Silver iodide is an inorganic compound, having the formula AgI. The compounds are usually in solid state and have a bright yellow colour, but samples almost always contain impurities of metallic silver that give a gray coloration. The silver contamination arises because AgI is highly photosensitive. This property is exploited in silver-based photography. Silver iodide is also used as an antiseptic and in cloud seeding.
Preparation and properties
Silver iodide is obtained after the reaction between an iodide solution (eg: potassium iodide) with a solution of silver ions (eg: silver nitrate) has taken place. Immediately after, a yellowish solid quickly precipitates. This solid is a mixture of two principal phases. If the preparation is not conducted in the absence of sunlight, the solid darkens rapidly. The photosensitivity varies with sample purity.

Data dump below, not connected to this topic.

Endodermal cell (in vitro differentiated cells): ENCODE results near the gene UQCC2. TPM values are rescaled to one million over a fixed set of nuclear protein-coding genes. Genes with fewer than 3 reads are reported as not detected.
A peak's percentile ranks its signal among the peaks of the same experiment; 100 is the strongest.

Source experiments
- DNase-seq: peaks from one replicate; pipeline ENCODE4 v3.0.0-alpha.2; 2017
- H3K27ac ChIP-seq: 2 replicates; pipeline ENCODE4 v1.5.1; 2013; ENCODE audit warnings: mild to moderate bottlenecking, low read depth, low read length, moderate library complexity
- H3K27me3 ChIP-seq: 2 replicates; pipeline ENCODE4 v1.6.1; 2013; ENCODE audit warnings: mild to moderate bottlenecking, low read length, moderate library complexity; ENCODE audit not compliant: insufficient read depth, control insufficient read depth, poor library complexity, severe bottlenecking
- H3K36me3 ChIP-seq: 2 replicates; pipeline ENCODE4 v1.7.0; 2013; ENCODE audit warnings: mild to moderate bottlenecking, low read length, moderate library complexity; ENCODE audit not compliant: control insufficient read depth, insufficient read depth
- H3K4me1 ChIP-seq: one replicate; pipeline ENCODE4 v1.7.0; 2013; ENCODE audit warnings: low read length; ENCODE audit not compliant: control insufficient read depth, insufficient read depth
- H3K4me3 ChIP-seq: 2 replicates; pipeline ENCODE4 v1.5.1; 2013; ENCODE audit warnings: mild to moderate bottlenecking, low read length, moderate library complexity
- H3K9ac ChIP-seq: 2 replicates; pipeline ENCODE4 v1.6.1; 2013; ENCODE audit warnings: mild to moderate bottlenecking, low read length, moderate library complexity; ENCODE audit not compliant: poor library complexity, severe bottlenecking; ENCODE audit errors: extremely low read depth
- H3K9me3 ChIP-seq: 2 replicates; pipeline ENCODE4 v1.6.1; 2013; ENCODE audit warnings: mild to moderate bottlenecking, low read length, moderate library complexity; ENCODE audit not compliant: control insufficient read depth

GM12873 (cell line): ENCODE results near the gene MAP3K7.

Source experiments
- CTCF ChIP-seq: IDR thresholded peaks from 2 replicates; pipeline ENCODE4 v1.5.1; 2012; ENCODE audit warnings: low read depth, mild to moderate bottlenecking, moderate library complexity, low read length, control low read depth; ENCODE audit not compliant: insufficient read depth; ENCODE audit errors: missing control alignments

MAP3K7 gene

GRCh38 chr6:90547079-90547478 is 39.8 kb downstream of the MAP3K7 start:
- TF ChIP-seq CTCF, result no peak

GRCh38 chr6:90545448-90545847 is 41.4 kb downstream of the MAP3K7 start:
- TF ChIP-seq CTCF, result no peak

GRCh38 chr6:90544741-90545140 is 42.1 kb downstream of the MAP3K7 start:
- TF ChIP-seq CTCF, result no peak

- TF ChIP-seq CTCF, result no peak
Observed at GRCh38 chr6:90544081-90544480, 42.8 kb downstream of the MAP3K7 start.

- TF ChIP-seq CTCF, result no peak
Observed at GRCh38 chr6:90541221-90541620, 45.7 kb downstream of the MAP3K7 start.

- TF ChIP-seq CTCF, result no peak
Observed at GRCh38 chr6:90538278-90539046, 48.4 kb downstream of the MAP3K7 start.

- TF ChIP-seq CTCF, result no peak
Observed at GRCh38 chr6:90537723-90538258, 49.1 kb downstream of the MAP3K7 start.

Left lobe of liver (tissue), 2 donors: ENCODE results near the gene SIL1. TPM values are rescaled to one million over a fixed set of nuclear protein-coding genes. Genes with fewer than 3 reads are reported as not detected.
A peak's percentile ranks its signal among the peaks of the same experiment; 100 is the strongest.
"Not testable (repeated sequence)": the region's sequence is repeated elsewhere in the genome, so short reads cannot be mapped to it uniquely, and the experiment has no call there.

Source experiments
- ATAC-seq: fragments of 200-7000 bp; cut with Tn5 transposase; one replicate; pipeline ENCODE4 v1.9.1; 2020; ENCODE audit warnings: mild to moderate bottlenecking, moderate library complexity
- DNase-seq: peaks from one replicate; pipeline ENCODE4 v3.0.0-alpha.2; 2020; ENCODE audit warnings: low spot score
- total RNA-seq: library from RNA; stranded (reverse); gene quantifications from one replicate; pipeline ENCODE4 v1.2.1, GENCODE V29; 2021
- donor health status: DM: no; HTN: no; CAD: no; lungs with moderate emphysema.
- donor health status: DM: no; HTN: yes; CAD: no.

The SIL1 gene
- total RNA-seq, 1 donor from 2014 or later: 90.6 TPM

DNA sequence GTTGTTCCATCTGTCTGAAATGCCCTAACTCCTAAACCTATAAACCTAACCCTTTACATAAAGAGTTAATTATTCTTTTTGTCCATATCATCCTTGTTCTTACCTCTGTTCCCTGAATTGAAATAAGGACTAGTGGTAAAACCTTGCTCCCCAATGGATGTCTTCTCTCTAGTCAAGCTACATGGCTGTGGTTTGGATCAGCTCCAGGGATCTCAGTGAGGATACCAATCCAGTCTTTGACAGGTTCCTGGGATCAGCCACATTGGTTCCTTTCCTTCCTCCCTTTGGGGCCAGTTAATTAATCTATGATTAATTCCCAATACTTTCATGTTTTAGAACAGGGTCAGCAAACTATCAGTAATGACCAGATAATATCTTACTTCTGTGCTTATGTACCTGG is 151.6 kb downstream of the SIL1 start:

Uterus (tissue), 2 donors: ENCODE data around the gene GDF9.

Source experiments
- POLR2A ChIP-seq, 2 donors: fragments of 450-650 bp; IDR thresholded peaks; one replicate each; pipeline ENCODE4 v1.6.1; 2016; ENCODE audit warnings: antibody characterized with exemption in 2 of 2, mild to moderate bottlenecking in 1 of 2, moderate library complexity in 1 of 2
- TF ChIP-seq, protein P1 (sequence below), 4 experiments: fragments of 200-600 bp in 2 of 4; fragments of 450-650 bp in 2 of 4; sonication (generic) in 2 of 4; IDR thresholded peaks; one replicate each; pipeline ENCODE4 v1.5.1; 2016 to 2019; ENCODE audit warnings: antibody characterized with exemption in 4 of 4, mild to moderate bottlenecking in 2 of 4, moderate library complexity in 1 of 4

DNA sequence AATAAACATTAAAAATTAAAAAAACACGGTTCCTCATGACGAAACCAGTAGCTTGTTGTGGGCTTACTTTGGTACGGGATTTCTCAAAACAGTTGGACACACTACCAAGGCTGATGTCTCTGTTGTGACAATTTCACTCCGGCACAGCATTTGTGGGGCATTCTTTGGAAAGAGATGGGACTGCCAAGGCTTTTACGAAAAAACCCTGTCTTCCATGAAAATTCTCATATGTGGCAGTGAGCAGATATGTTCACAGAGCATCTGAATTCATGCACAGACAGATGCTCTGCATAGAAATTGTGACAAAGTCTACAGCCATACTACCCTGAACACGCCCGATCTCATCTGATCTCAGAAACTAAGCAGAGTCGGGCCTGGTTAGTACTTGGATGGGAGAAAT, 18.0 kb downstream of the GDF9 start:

The crystalline structure of β-AgI is similar to that of ice, allowing it to induce freezing by the process known as heterogeneous nucleation. Approximately 50,000 kg/year are used for cloud seeding annually, each seeding experiment consuming 10-50 grams.